Predatory Publishers

Recognize, Respond, Report

Predatory publishers are opportunistic publishing venues that exploit researchers and professors based on their academic requirements to have their work published. Predatory publishing organizations take the author’s money and publish the work without peer review or professional editing, completely diminishing the integrity of the research. As predatory publishers continue to grow in the world of academic publishing it is important to understand the risk associated with these spam attacks.


  • Be cautious of relatively low article processing charges (APCs).
  • Look out for fuzzy, distorted, or unauthorized images on the publisher’s website.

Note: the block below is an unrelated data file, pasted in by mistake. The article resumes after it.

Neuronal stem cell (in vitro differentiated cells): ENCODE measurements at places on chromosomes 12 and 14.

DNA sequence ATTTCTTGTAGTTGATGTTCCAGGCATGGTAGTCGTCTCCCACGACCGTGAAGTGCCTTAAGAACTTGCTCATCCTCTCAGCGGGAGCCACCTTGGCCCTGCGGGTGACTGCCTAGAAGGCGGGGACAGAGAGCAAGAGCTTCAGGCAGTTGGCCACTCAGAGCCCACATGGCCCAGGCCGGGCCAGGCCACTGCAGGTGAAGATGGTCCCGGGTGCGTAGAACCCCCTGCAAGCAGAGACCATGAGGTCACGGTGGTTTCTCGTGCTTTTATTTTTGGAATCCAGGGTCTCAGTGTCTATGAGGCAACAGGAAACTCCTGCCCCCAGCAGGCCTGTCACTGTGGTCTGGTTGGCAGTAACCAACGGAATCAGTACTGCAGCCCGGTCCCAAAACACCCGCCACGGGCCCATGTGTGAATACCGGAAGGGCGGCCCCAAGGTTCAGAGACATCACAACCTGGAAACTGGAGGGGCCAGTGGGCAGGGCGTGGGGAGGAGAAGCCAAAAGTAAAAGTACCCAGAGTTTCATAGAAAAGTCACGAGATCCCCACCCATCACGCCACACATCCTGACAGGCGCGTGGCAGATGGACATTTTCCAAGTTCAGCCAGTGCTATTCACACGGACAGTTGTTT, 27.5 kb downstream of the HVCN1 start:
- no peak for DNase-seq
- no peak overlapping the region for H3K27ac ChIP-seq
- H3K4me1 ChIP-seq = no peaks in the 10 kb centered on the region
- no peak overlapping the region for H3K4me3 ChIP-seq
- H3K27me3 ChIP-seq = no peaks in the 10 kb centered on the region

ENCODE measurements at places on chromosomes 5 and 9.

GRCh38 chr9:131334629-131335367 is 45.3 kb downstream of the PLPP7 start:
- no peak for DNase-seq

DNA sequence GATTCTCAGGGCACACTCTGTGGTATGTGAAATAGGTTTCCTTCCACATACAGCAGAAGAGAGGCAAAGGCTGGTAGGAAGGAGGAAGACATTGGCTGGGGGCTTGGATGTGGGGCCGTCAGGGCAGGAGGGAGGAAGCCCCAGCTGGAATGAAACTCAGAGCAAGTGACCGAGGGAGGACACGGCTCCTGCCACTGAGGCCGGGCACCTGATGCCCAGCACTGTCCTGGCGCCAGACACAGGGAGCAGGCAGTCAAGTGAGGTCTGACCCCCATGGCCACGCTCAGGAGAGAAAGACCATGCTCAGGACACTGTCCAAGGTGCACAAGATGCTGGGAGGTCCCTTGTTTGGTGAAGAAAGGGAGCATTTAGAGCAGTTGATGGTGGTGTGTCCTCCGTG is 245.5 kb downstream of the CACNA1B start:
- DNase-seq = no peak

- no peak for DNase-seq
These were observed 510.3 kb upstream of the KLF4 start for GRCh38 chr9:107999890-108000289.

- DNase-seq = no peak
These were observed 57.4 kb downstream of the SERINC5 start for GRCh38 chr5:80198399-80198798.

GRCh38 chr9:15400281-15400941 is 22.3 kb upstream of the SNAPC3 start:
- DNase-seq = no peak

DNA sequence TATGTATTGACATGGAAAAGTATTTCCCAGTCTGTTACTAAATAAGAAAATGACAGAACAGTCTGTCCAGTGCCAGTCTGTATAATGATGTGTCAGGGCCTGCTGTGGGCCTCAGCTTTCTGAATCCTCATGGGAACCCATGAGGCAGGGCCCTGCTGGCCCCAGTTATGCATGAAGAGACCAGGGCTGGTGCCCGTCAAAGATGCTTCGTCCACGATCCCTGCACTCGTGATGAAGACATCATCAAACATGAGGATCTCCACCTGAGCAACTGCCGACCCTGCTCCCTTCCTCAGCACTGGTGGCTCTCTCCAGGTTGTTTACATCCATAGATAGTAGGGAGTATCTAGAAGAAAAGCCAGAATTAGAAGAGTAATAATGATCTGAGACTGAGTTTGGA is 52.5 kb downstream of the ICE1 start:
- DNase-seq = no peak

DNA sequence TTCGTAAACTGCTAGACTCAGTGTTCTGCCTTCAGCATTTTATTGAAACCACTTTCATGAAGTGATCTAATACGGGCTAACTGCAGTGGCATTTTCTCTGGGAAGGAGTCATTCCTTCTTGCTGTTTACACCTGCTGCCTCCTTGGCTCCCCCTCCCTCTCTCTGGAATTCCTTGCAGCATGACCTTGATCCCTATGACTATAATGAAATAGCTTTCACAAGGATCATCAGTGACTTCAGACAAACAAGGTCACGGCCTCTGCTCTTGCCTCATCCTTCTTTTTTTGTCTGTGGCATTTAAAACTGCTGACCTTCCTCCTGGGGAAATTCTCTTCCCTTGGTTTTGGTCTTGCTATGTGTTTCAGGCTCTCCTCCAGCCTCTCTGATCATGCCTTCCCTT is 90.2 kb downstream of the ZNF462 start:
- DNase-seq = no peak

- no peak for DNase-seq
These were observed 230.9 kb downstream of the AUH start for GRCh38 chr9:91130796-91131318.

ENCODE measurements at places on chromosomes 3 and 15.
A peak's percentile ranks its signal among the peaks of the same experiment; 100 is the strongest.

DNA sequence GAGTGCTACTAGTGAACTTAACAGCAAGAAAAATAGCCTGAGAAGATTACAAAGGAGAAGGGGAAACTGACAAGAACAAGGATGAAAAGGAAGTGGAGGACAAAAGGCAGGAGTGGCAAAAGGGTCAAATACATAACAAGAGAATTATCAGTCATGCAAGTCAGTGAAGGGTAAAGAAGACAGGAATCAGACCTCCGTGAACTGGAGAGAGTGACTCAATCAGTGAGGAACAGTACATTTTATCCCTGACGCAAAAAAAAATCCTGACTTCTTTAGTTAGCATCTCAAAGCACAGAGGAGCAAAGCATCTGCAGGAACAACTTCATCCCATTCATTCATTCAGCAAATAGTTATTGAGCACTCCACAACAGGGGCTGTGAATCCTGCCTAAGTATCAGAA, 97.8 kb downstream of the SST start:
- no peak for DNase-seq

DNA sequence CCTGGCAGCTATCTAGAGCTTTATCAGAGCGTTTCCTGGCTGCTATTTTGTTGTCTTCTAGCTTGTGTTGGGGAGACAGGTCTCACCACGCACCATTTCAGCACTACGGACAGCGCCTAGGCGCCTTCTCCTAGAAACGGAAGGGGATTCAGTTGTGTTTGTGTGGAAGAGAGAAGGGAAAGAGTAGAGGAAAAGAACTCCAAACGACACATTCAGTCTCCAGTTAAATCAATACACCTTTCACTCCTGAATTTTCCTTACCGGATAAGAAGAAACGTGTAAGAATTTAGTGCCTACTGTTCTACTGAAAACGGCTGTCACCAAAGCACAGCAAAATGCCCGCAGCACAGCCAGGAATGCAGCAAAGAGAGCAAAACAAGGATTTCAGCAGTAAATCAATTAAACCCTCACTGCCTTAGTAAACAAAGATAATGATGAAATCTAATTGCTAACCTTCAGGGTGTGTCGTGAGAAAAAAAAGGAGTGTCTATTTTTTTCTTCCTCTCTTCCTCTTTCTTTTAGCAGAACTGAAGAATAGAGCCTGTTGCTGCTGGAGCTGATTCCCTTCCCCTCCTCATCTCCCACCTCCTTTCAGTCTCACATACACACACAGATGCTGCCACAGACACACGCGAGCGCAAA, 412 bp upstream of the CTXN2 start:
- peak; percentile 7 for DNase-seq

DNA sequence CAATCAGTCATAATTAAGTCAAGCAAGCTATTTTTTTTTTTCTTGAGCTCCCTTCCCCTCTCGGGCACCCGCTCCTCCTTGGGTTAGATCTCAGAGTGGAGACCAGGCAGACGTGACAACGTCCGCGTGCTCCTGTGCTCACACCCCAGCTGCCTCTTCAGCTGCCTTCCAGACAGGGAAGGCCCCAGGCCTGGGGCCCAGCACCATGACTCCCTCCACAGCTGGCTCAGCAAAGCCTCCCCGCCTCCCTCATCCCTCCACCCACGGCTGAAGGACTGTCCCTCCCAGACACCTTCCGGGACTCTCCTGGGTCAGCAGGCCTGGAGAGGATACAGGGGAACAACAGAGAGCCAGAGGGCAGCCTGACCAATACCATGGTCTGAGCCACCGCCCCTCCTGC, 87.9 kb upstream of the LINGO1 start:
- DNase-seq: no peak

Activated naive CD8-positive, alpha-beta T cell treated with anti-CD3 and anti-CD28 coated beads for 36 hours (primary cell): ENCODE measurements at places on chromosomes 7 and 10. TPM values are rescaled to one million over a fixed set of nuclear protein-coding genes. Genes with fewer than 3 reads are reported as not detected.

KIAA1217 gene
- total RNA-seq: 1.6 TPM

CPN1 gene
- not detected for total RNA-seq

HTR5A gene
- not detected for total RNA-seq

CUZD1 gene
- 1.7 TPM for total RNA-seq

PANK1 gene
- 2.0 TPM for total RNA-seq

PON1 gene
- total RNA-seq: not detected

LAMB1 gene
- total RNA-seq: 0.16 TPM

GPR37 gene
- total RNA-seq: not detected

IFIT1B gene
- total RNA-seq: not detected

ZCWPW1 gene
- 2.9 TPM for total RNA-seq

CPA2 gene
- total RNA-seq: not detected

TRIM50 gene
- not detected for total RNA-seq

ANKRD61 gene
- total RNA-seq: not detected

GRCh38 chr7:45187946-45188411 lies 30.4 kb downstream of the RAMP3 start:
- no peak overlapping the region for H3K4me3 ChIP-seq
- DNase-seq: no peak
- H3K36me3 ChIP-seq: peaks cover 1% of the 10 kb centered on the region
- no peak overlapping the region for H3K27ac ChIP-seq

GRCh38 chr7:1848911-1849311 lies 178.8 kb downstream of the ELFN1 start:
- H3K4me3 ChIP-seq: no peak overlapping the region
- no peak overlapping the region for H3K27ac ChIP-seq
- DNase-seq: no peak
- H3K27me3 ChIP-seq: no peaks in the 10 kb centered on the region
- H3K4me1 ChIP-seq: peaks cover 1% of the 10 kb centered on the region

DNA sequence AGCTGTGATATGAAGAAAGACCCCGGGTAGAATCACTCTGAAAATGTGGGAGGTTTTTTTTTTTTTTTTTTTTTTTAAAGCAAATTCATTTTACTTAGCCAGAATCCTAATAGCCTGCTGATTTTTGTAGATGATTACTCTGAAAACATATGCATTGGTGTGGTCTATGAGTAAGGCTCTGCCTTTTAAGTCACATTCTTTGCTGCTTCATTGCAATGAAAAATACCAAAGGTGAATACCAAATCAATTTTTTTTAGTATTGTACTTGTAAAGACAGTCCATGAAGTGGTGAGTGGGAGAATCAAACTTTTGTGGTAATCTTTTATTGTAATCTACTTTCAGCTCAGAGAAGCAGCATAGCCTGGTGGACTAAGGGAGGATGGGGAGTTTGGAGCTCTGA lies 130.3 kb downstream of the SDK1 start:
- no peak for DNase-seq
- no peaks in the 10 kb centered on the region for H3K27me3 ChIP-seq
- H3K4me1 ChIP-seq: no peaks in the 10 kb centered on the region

• Requests that an article be submitted via email is often a red flag.
  • If a publisher lacks policies regarding retractions, corrections, and plagiarism this is a major red flag.


  • Verify the legitimacy of an organization or conference referenced in an email by researching them online. 
  • Examine this list of suspected predatory publishers.


  • Report any suspected predatory publisher scam to

How a Predatory Publishing Scam Works

The scam works by the predatory publisher claiming to be a legitimate open-access operation and targeting the existing works of researchers and professors. They will make false claims regarding the practices of the organization and proceed to offer submission to the journal for some amount of money. The payment options will often be limited to a credit card or direct wire transfer to the sender of the email.

Check out this infographic (external) for ways to spot predatory publisher scams.